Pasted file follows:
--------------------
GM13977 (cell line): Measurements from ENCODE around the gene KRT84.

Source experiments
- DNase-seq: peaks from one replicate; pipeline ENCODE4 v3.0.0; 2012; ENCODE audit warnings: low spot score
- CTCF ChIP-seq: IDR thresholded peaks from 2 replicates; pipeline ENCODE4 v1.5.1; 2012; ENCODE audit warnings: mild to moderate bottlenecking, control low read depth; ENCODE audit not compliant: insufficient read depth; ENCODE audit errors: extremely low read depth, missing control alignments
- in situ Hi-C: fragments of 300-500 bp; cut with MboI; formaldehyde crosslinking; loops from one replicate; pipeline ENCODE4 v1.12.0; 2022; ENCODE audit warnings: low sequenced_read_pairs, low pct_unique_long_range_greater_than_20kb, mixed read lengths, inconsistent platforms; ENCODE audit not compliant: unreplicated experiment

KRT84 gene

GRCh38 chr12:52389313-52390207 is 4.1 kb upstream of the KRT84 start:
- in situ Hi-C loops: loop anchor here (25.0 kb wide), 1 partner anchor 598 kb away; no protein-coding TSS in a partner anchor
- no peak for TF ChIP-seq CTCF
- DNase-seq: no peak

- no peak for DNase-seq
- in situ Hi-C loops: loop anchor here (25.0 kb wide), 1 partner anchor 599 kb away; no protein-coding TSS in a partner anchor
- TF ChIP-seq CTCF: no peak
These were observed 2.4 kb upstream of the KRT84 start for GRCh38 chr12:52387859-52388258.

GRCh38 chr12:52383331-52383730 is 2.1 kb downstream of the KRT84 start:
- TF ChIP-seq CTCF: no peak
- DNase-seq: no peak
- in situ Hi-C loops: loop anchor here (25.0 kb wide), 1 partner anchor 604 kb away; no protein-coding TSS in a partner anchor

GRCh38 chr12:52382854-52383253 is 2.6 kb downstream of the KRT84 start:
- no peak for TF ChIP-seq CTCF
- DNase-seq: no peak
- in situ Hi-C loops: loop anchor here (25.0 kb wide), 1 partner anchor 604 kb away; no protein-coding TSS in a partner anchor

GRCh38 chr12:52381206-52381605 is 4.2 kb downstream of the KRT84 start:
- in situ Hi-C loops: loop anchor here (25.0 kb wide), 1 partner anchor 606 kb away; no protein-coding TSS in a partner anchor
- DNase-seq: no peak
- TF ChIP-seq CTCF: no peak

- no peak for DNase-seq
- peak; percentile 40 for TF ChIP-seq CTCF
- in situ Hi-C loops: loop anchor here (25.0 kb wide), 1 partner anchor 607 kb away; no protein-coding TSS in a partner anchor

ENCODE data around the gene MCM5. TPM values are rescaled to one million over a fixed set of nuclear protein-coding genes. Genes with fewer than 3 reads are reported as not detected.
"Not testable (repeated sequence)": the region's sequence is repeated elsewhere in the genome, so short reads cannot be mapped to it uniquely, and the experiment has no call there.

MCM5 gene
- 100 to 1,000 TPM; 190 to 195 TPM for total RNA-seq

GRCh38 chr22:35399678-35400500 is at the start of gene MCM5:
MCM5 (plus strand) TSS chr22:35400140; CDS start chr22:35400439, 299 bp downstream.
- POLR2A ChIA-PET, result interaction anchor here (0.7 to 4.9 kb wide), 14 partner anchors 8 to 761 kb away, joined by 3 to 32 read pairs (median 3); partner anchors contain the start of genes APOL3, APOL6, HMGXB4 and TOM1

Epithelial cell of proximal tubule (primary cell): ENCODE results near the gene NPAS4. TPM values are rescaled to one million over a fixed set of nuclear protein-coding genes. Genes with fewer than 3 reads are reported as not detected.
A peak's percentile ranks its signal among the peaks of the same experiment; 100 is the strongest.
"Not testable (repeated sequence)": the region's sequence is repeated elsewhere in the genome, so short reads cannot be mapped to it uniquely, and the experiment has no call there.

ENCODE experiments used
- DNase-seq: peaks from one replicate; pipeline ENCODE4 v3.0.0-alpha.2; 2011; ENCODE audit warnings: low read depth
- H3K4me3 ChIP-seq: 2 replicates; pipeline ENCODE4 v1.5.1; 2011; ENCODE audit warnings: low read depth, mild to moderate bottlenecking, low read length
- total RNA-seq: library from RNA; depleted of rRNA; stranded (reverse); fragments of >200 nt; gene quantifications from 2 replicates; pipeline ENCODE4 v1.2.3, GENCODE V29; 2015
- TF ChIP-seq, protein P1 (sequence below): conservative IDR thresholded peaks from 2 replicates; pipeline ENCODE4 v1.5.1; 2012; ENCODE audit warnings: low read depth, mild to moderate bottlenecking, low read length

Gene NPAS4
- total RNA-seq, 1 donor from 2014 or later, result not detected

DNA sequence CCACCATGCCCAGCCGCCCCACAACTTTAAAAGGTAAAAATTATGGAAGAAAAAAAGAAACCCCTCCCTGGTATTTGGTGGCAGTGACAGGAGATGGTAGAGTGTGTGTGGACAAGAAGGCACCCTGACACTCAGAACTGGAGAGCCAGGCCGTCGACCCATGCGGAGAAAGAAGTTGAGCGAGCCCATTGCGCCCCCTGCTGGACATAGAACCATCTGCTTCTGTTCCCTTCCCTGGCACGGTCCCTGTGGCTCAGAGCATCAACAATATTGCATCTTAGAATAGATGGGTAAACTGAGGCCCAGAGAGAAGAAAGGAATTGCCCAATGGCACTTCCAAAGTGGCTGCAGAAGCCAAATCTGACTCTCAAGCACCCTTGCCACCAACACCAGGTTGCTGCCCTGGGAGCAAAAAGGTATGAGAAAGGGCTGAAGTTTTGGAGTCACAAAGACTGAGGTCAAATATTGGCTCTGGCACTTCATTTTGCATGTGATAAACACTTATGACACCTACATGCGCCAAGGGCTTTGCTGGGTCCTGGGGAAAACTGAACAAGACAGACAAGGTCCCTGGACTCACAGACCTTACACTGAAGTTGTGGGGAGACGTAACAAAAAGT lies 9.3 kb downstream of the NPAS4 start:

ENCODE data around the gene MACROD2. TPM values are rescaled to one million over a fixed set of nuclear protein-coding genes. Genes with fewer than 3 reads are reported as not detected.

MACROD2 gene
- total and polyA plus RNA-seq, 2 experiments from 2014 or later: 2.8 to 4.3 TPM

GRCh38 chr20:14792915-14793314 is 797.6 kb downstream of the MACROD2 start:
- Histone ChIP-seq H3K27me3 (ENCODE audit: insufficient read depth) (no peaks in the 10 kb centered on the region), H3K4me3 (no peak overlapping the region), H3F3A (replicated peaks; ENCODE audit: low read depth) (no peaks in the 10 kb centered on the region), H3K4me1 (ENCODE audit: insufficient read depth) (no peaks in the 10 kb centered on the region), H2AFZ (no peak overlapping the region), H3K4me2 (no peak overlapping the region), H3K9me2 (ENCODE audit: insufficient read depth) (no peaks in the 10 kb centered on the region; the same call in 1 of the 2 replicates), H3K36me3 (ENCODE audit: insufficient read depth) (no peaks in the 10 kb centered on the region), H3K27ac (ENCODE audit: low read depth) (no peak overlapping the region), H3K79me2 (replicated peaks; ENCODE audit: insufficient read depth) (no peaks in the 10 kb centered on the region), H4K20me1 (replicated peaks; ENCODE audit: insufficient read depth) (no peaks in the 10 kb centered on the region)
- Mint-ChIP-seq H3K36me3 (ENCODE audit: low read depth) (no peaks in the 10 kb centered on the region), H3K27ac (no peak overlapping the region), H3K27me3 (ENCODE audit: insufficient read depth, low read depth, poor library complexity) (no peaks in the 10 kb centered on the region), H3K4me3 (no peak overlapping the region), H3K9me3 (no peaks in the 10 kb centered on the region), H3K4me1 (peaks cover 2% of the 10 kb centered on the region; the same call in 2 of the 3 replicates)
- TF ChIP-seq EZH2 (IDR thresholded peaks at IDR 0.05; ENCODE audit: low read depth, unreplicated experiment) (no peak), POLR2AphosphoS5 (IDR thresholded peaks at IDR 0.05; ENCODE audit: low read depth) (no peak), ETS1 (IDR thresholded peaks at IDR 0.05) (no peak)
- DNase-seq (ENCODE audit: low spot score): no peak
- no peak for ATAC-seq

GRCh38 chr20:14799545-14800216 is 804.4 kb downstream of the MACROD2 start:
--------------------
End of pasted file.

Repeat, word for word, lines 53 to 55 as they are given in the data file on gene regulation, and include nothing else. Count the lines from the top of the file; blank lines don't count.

- Mint-ChIP-seq H3K36me3 (ENCODE audit: low read depth) (no peaks in the 10 kb centered on the region), H3K27ac (no peak overlapping the region), H3K27me3 (ENCODE audit: insufficient read depth, low read depth, poor library complexity) (no peaks in the 10 kb centered on the region), H3K4me3 (no peak overlapping the region), H3K9me3 (no peaks in the 10 kb centered on the region), H3K4me1 (peaks cover 2% of the 10 kb centered on the region; the same call in 2 of the 3 replicates)
- TF ChIP-seq EZH2 (IDR thresholded peaks at IDR 0.05; ENCODE audit: low read depth, unreplicated experiment) (no peak), POLR2AphosphoS5 (IDR thresholded peaks at IDR 0.05; ENCODE audit: low read depth) (no peak), ETS1 (IDR thresholded peaks at IDR 0.05) (no peak)
- DNase-seq (ENCODE audit: low spot score): no peak